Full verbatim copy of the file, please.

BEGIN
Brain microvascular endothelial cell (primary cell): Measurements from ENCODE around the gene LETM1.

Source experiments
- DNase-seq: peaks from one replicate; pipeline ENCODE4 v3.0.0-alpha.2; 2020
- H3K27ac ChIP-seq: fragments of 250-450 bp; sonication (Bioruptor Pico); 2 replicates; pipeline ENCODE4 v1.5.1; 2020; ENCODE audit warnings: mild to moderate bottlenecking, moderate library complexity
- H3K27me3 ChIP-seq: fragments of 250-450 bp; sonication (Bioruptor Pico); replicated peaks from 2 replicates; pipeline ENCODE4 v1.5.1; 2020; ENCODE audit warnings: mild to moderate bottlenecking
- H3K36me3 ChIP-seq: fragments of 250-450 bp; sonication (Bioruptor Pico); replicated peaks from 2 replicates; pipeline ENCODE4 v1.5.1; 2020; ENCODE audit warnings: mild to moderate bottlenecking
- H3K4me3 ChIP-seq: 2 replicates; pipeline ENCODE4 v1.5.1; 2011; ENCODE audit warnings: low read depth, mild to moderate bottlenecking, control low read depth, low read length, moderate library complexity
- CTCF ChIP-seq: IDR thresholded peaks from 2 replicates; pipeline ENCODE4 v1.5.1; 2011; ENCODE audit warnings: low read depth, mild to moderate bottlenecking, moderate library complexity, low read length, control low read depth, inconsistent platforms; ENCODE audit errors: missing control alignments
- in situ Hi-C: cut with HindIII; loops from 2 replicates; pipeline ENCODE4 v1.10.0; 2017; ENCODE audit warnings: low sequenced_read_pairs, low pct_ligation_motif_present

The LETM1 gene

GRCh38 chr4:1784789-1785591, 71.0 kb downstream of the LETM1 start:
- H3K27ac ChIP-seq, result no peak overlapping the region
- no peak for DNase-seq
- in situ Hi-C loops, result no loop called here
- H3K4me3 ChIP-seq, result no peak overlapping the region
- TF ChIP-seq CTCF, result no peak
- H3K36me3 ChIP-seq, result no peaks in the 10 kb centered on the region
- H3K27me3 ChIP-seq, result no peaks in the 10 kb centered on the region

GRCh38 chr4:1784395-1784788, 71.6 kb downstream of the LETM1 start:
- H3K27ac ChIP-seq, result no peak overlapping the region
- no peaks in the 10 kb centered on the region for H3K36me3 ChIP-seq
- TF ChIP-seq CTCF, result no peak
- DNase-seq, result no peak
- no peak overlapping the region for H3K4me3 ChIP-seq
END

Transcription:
Brain microvascular endothelial cell (primary cell): Measurements from ENCODE around the gene LETM1.

Source experiments
- DNase-seq: peaks from one replicate; pipeline ENCODE4 v3.0.0-alpha.2; 2020
- H3K27ac ChIP-seq: fragments of 250-450 bp; sonication (Bioruptor Pico); 2 replicates; pipeline ENCODE4 v1.5.1; 2020; ENCODE audit warnings: mild to moderate bottlenecking, moderate library complexity
- H3K27me3 ChIP-seq: fragments of 250-450 bp; sonication (Bioruptor Pico); replicated peaks from 2 replicates; pipeline ENCODE4 v1.5.1; 2020; ENCODE audit warnings: mild to moderate bottlenecking
- H3K36me3 ChIP-seq: fragments of 250-450 bp; sonication (Bioruptor Pico); replicated peaks from 2 replicates; pipeline ENCODE4 v1.5.1; 2020; ENCODE audit warnings: mild to moderate bottlenecking
- H3K4me3 ChIP-seq: 2 replicates; pipeline ENCODE4 v1.5.1; 2011; ENCODE audit warnings: low read depth, mild to moderate bottlenecking, control low read depth, low read length, moderate library complexity
- CTCF ChIP-seq: IDR thresholded peaks from 2 replicates; pipeline ENCODE4 v1.5.1; 2011; ENCODE audit warnings: low read depth, mild to moderate bottlenecking, moderate library complexity, low read length, control low read depth, inconsistent platforms; ENCODE audit errors: missing control alignments
- in situ Hi-C: cut with HindIII; loops from 2 replicates; pipeline ENCODE4 v1.10.0; 2017; ENCODE audit warnings: low sequenced_read_pairs, low pct_ligation_motif_present

The LETM1 gene

GRCh38 chr4:1784789-1785591, 71.0 kb downstream of the LETM1 start:
- H3K27ac ChIP-seq, result no peak overlapping the region
- no peak for DNase-seq
- in situ Hi-C loops, result no loop called here
- H3K4me3 ChIP-seq, result no peak overlapping the region
- TF ChIP-seq CTCF, result no peak
- H3K36me3 ChIP-seq, result no peaks in the 10 kb centered on the region
- H3K27me3 ChIP-seq, result no peaks in the 10 kb centered on the region

GRCh38 chr4:1784395-1784788, 71.6 kb downstream of the LETM1 start:
- H3K27ac ChIP-seq, result no peak overlapping the region
- no peaks in the 10 kb centered on the region for H3K36me3 ChIP-seq
- TF ChIP-seq CTCF, result no peak
- DNase-seq, result no peak
- no peak overlapping the region for H3K4me3 ChIP-seq